Because there is no genuine issue that X-L was responsible (and hence liable) for some of the hazardous wastes on NutraSweet's property, the district court did not err in granting partial summary judgment to NutraSweet on the issue of liability. The district court did not abuse its discretion in excluding X-L's expert from testifying on the results of the October 1997 site work due to X-L's failure to timely file its supplemental expert report. The district court also did not abuse its discretion in determining that the techniques and methods upon which NutraSweet's expert based his opinion were sufficiently reliable. Furthermore, the district court did not clearly err in finding after trial that X-L was in fact 100% responsible for the VOCs on NutraSweet's property and in finding that NutraSweet complied with the NCP in remediating (or cleaning up) its property. Lastly, because X-L did not oppose at summary judgment NutraSweet's evidence of its clean-up costs, it waived this issue, and the consequent issue of the amount of damages.

For the foregoing reasons, the judgment of the district court in favor of the plaintiff is AFFIRMED in all respects.

1. CERCLA defines a "facility" as, among other things, "any site or area where a hazardous substance has been deposited, stored, disposed of, or placed, or otherwise came to be located." See § 101(9)(B), 42 U.S.C. § 9601(9)(B). At the summary judgment stage, the district court noted that this case was unusual in that the contamination of the NutraSweet site was allegedly due to hazardous wastes being improperly disposed of on the X-L site and then migrating over to NutraSweet's property (at trial, NutraSweet theorized that the wastes were also due to X-L directly dumping them onto NutraSweet's property, infra). Because hazardous wastes had been "deposited," or "otherwise came to be located" on both NutraSweet and X-L's property, the district court held that both sites were "facilities." NutraSweet, 933 F. Supp. at 1417-18 & n.3. Whether or not the district court was correct to consider both sites as "facilities," it is indisputable that X-L owned a facility, because it was its land or business "from which there [was] a release, or a threatened release which caused the incurrence of response costs." See CERCLA Section 107(a). We therefore consider it irrelevant whether NutraSweet also had a "facility," because the hazardous substances eventually came to rest on its land.

2. See Defendants' Motion to Revise Scheduling Order at 2. P4 ("Plaintiffs' initiation of substantial field investigating work after their first expert opinion reports were filed strongly suggests an effort to change and/or add to the prior-stated opinions. . . . [Plaintiffs] should first produce any amended or supplementary expert opinion reports. Defendants will then be in a position to understand plaintiffs' opinion evidence (if it has changed in any way as a result of the later field investigation) and be able to respond to it with any needed supplementary expert reports of their own.") (emphasis in original).

3. According to X-L, the "bait" was the expert opinions of the G & E engineers used at summary judgment and the "switch" was the expert opinion of Dr. Ball used at trial.

4. X-L cites various district court decisions that say that, by itself, evidence that a defendant generated or used hazardous substances that contained the same chemical constituents that were found at a contaminated site does not meet a plaintiff's burden of proving that the defendant caused the contamination, nor does the proximity of the defendant's site to the contaminated site, nor does the defendant's failure to account for all of its hazardous waste disposal during the relevant time frame. But here of course the district court did not have just a category of such evidence; it had all these types of evidence, plus considerably more, to support its findings. And while, as X-L points out, there was no "smoking gun" connecting all the VOCs directly to X-L's activities, there was sufficient evidence to support the district court inferring that X-L's activities were the cause of the contamination.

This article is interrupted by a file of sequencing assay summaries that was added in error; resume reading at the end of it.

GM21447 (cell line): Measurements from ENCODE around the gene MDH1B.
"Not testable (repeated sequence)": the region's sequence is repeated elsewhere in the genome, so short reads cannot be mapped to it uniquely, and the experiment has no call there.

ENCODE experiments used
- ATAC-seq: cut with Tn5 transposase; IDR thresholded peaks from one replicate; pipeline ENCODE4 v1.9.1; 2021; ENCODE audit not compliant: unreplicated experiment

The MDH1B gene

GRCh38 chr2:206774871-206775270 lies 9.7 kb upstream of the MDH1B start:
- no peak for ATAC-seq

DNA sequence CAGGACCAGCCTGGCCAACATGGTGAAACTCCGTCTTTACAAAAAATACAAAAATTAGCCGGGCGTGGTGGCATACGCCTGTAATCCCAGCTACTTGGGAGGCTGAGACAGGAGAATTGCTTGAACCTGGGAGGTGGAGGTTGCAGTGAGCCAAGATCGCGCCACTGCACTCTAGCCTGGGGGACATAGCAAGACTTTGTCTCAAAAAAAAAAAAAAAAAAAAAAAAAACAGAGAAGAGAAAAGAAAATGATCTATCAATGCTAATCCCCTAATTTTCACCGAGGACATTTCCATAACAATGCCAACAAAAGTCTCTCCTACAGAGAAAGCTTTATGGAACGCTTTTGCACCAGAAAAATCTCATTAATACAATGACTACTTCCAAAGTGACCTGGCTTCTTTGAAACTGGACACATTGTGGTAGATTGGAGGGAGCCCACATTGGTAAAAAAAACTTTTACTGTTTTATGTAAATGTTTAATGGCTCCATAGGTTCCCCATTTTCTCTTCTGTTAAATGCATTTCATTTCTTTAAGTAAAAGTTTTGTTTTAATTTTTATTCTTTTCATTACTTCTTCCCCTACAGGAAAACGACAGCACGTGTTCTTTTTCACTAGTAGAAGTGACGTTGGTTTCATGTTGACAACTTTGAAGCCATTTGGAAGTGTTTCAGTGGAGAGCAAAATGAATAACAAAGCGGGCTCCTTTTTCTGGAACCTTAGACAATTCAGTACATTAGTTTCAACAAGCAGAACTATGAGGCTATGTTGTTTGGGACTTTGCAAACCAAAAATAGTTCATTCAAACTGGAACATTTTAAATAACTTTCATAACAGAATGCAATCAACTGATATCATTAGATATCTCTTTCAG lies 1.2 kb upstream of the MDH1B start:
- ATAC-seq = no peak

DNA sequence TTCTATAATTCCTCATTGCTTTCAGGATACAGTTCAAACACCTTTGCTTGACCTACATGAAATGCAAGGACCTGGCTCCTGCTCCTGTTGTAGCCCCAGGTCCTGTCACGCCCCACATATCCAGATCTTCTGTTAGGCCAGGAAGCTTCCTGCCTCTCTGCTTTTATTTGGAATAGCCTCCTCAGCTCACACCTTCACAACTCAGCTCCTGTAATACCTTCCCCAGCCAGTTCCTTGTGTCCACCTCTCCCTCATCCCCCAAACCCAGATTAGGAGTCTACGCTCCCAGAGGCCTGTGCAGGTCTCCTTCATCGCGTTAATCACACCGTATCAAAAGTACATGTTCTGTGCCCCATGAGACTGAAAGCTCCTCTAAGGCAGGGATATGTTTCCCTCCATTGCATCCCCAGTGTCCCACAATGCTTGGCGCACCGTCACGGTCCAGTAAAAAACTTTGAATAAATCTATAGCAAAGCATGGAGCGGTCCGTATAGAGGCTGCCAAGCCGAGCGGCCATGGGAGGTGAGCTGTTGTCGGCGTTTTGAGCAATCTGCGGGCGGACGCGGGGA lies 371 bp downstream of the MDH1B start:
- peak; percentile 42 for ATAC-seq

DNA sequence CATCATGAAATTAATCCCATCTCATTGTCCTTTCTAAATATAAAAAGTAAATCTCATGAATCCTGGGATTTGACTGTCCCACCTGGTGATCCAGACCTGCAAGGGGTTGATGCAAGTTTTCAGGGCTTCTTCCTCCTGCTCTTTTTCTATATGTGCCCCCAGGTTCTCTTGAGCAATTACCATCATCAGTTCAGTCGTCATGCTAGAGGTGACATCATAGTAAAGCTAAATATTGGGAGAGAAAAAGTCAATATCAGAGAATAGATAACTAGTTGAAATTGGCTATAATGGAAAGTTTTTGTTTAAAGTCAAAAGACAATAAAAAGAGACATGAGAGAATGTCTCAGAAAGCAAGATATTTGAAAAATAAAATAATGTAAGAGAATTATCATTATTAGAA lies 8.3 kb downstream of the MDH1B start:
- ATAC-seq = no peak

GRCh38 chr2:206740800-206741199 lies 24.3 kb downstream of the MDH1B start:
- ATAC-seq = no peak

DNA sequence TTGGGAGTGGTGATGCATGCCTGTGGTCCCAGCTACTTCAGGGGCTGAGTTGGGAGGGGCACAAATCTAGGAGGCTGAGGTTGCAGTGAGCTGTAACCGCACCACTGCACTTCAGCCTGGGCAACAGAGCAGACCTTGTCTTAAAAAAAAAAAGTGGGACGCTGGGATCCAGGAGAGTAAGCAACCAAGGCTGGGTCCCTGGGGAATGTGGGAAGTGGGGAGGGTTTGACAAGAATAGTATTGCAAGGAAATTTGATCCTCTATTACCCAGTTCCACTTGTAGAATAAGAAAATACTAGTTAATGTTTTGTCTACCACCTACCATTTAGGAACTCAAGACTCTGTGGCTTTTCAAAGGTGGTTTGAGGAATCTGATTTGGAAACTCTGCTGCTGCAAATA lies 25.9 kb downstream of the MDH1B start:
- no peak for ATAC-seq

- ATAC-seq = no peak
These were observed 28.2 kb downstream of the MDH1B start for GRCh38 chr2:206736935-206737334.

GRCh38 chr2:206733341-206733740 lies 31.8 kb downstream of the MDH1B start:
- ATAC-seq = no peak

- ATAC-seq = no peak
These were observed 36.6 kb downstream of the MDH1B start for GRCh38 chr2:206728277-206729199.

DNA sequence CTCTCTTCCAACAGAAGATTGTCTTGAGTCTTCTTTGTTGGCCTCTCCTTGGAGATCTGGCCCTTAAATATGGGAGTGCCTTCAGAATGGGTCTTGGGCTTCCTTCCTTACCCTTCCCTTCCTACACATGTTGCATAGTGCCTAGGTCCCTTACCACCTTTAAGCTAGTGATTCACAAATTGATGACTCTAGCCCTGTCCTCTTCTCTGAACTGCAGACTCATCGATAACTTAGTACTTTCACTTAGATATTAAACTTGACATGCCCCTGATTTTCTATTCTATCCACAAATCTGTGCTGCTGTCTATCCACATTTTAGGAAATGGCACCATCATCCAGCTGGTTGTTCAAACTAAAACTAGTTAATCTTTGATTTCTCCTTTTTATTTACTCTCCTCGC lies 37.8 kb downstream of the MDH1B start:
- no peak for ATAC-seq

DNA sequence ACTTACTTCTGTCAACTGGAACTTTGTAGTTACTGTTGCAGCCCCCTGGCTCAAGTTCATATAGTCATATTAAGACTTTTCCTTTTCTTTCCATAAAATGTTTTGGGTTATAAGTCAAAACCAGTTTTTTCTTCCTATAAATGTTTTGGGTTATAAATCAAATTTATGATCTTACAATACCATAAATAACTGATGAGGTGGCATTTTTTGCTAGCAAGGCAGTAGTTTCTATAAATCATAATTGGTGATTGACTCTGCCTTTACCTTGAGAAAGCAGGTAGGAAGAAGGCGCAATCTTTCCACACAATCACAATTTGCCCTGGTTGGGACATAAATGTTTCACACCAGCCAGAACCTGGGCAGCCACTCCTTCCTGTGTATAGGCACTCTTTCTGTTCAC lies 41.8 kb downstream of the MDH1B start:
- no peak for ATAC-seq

5. Because the district court found that X-L was 100% liable for the VOCs on NutraSweet's property, it awarded NutraSweet its costs under § 107. X-L argues that because Dr. Ball indicated that some of the VOCs migrated off NutraSweet's site, NutraSweet is not an innocent landowner and therefore must recover under § 113(f), and that under the evidence, X-L's share of responsibility would be zero. We reject as disingenuous this attempt by X-L to exonerate itself of any responsibility. This one brief comment in Ball's testimony does not show that the district court clearly erred in finding X-L to be 100% responsible for the VOCs on NutraSweet's property and that NutraSweet was innocent of the release of any hazardous wastes. Even if there were a release of VOCs off NutraSweet's property, we cannot tell on this record if it was de minimis, in which case NutraSweet would still be able to recover under § 107 as an innocent landowner. See PMC, 151 F.3d at 616 (§ 113(f) action) ("PMC's spills may have been too inconsequential to affect the cost of cleaning up significantly, and in that event a zero allocation to PMC would be appropriate."), and Rumpke, 107 F.3d at 1241 (possible to view a § 107 action as an innocent landowner proceeding under § 113(f) with an "implied claim for contribution, where the landowner is alleging that its share should be zero."). Furthermore, if a release of hazardous materials occurred off of NutraSweet's property, NutraSweet still might be "innocent" as to the hazardous wastes that X-L released onto its property (which is the subject of NutraSweet's § 107 action), and such a release would not relieve X-L of its liability to NutraSweet, although it might give another party a right to recover from either NutraSweet or X-L or both.

31 ELR 20124 | Environmental Law Reporter | copyright © 2000 | All rights reserved